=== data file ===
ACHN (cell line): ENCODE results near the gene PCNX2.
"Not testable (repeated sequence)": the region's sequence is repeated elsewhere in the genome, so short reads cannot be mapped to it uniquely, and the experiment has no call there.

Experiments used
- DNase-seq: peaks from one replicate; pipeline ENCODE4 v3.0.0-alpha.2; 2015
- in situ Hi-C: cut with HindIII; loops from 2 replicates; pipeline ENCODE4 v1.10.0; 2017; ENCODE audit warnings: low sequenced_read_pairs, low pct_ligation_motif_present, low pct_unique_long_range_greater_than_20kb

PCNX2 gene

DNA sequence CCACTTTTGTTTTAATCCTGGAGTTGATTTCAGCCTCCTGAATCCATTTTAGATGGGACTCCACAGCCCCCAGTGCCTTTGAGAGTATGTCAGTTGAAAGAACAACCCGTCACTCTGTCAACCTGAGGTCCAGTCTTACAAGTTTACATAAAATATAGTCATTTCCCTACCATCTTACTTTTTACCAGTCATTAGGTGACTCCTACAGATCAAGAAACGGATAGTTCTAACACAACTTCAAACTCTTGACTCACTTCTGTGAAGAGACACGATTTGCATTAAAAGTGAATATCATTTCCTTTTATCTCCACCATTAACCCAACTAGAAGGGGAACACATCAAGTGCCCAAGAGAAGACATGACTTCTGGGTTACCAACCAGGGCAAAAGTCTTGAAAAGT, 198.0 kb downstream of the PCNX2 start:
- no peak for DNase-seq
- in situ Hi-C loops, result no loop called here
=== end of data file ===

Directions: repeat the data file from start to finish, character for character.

ACHN (cell line): ENCODE results near the gene PCNX2.
"Not testable (repeated sequence)": the region's sequence is repeated elsewhere in the genome, so short reads cannot be mapped to it uniquely, and the experiment has no call there.

Experiments used
- DNase-seq: peaks from one replicate; pipeline ENCODE4 v3.0.0-alpha.2; 2015
- in situ Hi-C: cut with HindIII; loops from 2 replicates; pipeline ENCODE4 v1.10.0; 2017; ENCODE audit warnings: low sequenced_read_pairs, low pct_ligation_motif_present, low pct_unique_long_range_greater_than_20kb

PCNX2 gene

DNA sequence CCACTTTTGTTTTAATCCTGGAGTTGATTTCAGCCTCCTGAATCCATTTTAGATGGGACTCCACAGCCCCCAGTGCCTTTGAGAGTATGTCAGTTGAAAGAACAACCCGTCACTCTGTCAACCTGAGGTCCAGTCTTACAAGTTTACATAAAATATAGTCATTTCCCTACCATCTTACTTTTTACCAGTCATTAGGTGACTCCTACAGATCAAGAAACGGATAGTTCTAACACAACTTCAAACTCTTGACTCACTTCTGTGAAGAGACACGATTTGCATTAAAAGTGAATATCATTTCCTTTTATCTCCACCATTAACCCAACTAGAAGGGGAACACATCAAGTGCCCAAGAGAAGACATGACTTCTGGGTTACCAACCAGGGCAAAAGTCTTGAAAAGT, 198.0 kb downstream of the PCNX2 start:
- no peak for DNase-seq
- in situ Hi-C loops, result no loop called here